MANKATO — The Anoka-Hennepin school district, like many others, was running into problems with having to cancel high school classes that only a handful of students signed up for.
Tom Skoglund, district instructional technology facilitator, gave level 5 French as an example. A few students at different high schools would sign up, but it wasn’t cost-effective to end up offering the class.
“Our students were losing out on educational opportunities because we couldn’t afford to support the classes with low enrollment,” said Skogland, speaking to rooms in Mankato, Bloomington, Edina, Grand Rapids, Albert Lea and Madison, Wis.
The technology by which Skogland was able to deliver his message also served as the solution to the district’s problem. And he and various others shared the challenges and opportunities of TelePresence — which connects spaces through life-size and life-like HD video and audio technology — at a conference Monday.
Skogland’s session discussed TelePresence in the K-12 environment and how Anoka-Hennepin has used such technology. In addition to merging classrooms across the district to create a larger student pool for less-popular classes, the district also has brought experts into the classroom, such as authors and math experts. The technology also connects students with other students around the world, assists in delivering information to homebound students and helps staff collaborate across the district.
The purpose of the conference was to share ideas, create partnerships and inspire partner organizations about the possibilities of the technology, said Bryan Schneider, director of technical services in Minnesota State University’s Office of Information and Technology Services.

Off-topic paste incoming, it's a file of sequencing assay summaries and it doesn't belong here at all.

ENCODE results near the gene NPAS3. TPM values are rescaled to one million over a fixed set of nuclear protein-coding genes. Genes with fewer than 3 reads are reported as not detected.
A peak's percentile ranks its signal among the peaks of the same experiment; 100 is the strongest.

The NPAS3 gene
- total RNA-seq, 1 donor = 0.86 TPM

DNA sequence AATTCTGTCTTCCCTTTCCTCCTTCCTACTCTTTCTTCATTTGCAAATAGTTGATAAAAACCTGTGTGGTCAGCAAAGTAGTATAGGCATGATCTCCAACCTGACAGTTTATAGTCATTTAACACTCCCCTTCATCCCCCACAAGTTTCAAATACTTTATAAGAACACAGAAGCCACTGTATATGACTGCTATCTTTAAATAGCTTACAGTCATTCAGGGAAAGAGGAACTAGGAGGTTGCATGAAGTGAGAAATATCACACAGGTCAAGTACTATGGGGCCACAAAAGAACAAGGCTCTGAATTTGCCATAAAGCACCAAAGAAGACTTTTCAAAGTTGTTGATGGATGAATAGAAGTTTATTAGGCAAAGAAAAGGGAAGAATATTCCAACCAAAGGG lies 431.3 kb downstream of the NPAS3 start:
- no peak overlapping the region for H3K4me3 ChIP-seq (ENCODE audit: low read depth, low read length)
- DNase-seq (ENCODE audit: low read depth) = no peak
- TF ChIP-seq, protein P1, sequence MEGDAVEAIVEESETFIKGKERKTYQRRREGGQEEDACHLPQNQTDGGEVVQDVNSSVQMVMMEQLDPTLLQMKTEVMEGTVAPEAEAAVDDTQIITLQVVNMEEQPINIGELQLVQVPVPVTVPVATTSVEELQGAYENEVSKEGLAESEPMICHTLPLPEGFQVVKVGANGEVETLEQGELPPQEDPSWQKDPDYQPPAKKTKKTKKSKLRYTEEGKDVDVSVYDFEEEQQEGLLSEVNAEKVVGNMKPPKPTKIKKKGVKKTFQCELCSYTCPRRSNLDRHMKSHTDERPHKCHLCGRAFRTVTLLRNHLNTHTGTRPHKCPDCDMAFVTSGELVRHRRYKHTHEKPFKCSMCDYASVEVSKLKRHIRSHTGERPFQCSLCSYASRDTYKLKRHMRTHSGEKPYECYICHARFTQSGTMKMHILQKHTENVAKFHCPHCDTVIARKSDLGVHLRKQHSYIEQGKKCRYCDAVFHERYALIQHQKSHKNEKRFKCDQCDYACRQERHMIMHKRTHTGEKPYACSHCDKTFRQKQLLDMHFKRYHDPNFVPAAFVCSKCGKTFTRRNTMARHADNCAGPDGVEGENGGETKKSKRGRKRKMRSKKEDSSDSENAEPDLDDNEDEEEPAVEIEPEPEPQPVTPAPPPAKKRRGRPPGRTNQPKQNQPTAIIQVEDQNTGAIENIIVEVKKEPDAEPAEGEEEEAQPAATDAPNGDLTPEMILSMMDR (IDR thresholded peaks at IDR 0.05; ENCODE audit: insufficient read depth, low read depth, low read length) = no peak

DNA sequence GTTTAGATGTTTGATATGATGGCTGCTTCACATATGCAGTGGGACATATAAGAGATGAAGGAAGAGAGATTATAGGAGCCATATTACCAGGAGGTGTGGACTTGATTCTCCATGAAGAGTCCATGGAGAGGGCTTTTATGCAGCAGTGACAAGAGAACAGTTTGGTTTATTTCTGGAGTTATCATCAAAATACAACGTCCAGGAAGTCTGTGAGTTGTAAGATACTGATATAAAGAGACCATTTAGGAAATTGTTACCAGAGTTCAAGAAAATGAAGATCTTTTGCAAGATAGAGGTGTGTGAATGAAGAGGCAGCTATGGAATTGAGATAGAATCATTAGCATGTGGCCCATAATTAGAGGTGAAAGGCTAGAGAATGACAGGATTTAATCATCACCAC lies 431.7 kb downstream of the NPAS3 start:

Sessions including teaching and learning with TelePresence, tools and techniques, and issues and challenges.
MSU purchased the equipment in June 2011, in part with funds from President Richard Davenport’s “Big Ideas” campaign, funding made available for innovative ideas that advance the university’s mission.
Schneider, a tech buff, is reluctant to describe the equipment as television screens when asked. But essentially, he said, students sitting down in the Wissink room are looking at Humphries and the Edina students on 65-inch plasma screens, and three cameras in the room are sending their images to the Edina screens.
Last fall, Schneider said the equipment “gives you the illusion that you’re sitting right across the table from the people at the other end. What TelePresence is all about is the experience. You don’t get that fly-on-the-wall experience. You feel like you’re sitting directly across from the remote people.”
Schneider said the technology will be used in the future as a connection between MSU and satellite campuses, as well as schools the university has partnerships with. There may also be opportunities for businesses to connect employees to MSU through TelePresence for training sessions.